More Than 14,000 People Sign New Petition for Nashville Taxpayer Protection Act Referendum

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The people behind the Nashville Taxpayer Protection Act said Friday that they have obtained 14,000 signatures for a referendum on the matter and have filed those signatures with the Metro Nashville Clerk’s Office.

As The Tennessee Star reported last month, organizers are pushing again for Davidson County voters to have the chance to vote for the proposed Nashville Taxpayer Protection Act. If voters approve it, the Nashville Taxpayer Protection Act would roll back Nashville Mayor John Cooper’s 34 to 37 percent tax increase.

As reported in November, 27,000 Nashvillians signed the first petition, which Metro Nashville officials fought in court — successfully so.

Nashville attorney Jim Roberts told The Star Friday that he and other organizers needed between 11,500 to 12,140 signatures to succeed.

So why did fewer people sign the petition this time?

“I think the snow hurt us. A lot. The petitions hit people’s mailboxes right before the snow hit. That hurt us. They didn’t get out and get other people to sign it,” Roberts said.

“There was some voter apathy. People felt like they did everything they were supposed to do [the first time] and Metro screwed them. Maybe I was stupid to do this, but when I announced that we had mailed out 230,000 petitions, Metro began a pretty concerted effort to sabotage us. They started a real disinformation campaign, so we sort of went quiet after that to not antagonize them.”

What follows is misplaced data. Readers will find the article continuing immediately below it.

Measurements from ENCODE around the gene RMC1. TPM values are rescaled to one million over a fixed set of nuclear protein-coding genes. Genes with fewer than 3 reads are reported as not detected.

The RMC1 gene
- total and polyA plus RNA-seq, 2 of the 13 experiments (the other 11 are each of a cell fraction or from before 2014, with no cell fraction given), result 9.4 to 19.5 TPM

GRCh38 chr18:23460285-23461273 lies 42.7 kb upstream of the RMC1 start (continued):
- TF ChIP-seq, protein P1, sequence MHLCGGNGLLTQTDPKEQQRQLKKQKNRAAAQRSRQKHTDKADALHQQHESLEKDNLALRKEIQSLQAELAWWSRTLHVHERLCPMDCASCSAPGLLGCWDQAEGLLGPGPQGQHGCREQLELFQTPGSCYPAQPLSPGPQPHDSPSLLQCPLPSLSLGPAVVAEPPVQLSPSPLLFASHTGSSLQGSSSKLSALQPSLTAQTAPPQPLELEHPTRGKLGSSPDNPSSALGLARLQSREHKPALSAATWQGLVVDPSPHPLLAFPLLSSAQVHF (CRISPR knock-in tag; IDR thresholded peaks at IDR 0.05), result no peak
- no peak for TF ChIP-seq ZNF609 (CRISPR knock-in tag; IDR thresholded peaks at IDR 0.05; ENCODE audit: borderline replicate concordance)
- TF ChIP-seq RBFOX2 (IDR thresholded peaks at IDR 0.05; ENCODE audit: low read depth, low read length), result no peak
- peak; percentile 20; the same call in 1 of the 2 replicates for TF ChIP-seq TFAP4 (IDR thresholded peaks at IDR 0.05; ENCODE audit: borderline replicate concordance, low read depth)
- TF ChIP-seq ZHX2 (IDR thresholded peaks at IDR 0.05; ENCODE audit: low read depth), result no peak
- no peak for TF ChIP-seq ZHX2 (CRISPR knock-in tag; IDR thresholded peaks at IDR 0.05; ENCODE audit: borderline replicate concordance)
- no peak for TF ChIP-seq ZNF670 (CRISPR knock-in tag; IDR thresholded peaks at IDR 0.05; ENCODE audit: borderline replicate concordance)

As reported in November, Roberts fought the Davidson County Election Commission to get the Nashville Taxpayer Protection Act referendum on last year’s December 5 ballot. But Davidson County Chancery Court Judge Ellen Hobbs Lyle ruled against arguments in favor of the Act, thus giving members of the Davidson County Election Commission what they wanted.

Roberts previously told The Star about a backup plan and predicted that he and his supporters would have it ready in late February.

The new petition said “Metro’s property tax revenues in 2020 were substantially higher than projected.”

“Despite higher revenue, Metro Council refused to even consider lowering the massive 34-37 percent property tax hike,” the petition said.

The new petition proposed that voters go to the polls on either May 28 or June 14 of this year.

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Chris Butler is an investigative journalist at The Tennessee Star. Follow Chris on Facebook. Email tips to [email protected]

 

 

 

 

 

 

 

 

 

 

 

 

 

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